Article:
After a mass shooting last November in Sutherland Springs, Texas, where 25 people died, the Air Force acknowledged that the killer – who received a ‘bad conduct’ discharge from the military – should not have been able to buy guns, but those records were never placed in the instant check system.
“For years agencies and states haven’t complied with the law, failing to upload these critical records without consequence,” Cornyn said in November when he introduced this bipartisan gun measure.”
Democrats had hoped there would be action on that measure – just like they had hoped there would have been action to ban “bump stocks” after the mass shooting in Las Vegas, action on the “No Fly, No Buy” measure after the Orlando Pulse Nightclub shooting, and then the “FixNics” bill after the Texas shooting.
Last week’s shooting in Florida simply put all of those requests for legislation to deal with guns on repeat for Democrats.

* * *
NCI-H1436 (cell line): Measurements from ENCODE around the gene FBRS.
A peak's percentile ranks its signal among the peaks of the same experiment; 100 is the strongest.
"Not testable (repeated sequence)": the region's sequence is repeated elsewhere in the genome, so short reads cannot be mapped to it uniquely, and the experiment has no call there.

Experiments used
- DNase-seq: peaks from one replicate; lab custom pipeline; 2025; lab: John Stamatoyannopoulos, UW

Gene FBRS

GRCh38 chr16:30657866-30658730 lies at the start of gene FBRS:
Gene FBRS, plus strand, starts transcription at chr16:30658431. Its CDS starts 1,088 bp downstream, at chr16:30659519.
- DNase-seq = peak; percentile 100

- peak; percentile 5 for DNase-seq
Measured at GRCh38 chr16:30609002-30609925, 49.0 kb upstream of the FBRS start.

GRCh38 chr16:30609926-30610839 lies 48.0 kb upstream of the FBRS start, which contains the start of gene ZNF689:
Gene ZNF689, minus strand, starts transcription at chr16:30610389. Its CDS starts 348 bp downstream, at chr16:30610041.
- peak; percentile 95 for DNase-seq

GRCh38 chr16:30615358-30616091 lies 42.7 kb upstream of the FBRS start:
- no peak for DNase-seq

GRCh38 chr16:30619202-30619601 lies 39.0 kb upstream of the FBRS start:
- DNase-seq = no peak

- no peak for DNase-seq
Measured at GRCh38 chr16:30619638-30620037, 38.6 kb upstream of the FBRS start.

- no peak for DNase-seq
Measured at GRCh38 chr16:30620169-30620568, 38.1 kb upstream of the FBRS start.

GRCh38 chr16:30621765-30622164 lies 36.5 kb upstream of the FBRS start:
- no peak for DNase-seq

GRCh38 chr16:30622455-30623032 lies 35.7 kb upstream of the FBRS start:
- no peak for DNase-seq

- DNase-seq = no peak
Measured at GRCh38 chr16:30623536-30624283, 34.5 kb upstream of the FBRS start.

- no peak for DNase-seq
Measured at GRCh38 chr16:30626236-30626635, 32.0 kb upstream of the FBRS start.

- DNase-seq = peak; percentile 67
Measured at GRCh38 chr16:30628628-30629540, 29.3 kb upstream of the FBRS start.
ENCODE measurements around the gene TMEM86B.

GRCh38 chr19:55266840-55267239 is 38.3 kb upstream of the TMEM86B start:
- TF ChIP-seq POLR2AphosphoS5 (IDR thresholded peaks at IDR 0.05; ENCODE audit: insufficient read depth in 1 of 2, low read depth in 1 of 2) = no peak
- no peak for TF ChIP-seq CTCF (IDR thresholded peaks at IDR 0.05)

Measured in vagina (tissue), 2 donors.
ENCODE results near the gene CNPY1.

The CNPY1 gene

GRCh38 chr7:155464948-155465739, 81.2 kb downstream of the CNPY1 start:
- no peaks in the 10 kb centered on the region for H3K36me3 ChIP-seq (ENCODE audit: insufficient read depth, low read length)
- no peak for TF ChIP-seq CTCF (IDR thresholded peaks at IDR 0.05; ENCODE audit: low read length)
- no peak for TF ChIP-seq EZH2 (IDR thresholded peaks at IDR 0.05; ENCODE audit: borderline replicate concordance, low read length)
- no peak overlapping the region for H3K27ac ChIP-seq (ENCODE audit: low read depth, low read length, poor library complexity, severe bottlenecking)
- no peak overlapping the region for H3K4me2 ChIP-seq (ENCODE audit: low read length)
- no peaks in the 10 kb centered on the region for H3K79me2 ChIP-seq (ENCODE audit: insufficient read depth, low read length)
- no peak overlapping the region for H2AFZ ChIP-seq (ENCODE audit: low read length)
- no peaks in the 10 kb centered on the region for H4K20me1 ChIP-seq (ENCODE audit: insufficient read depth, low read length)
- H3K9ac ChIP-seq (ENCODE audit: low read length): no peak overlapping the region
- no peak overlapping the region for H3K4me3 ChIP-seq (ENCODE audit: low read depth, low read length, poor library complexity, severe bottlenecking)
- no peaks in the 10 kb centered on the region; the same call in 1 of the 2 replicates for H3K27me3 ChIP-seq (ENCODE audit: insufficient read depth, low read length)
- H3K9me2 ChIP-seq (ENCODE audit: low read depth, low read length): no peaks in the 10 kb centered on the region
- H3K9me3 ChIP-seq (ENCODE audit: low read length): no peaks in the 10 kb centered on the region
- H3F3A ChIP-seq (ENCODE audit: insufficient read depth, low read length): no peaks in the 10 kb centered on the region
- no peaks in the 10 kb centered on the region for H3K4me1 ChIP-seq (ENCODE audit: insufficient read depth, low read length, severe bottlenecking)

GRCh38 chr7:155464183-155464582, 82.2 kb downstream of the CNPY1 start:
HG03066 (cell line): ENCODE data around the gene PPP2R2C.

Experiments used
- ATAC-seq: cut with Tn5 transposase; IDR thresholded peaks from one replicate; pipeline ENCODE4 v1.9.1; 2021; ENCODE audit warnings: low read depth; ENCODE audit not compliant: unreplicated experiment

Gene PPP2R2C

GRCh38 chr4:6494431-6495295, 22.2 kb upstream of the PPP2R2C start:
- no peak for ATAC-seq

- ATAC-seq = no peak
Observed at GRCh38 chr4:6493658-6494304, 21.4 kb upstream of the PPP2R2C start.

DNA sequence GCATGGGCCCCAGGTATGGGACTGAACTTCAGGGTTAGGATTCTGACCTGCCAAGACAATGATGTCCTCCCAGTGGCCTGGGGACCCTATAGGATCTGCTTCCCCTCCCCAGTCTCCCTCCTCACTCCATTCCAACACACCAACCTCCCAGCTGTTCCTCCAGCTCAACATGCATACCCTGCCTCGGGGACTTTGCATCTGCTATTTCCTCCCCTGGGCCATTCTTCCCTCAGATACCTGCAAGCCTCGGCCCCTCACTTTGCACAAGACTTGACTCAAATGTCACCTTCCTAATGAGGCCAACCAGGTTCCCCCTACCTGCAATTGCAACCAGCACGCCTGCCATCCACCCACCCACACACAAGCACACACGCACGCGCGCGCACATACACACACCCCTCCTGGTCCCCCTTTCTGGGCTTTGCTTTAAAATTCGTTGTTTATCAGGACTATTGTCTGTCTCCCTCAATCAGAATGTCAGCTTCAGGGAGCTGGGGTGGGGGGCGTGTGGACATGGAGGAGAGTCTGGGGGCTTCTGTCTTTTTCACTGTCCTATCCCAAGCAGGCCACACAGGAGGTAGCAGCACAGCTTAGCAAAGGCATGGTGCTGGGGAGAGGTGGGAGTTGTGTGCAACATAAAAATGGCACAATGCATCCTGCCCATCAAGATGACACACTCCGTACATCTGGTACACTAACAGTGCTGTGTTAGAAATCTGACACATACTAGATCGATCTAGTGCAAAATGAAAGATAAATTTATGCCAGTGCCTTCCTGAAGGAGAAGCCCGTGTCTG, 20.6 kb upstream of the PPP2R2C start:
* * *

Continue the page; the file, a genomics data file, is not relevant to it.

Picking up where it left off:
“We can’t ignore the issues of gun control that this tragedy raises,” said Sen. Kamala Harris (D-CA). “And so, I’m asking – no, demanding – we take action now.”
Democrats would certainly like to do much more than the ‘FixNics’ bill, or banning bump stocks, as other ideas have popped up in recent days, like not allowing anyone under age 21 to buy weapons like an AR-15.
But as the President returned to Washington on Monday evening from a long weekend at his Florida retreat, it wasn’t clear if his support for one bipartisan plan would actually mean action – as GOP leaders have not put such measures on the fast track to a vote in the House and Senate.
On Sunday, when the President met with House Speaker Paul Ryan in Florida, the two men discussed a series of issues, including “the recent tragedy in Parkland, Florida.”
The White House statement on their meeting did not characterize whether legislative action was discussed.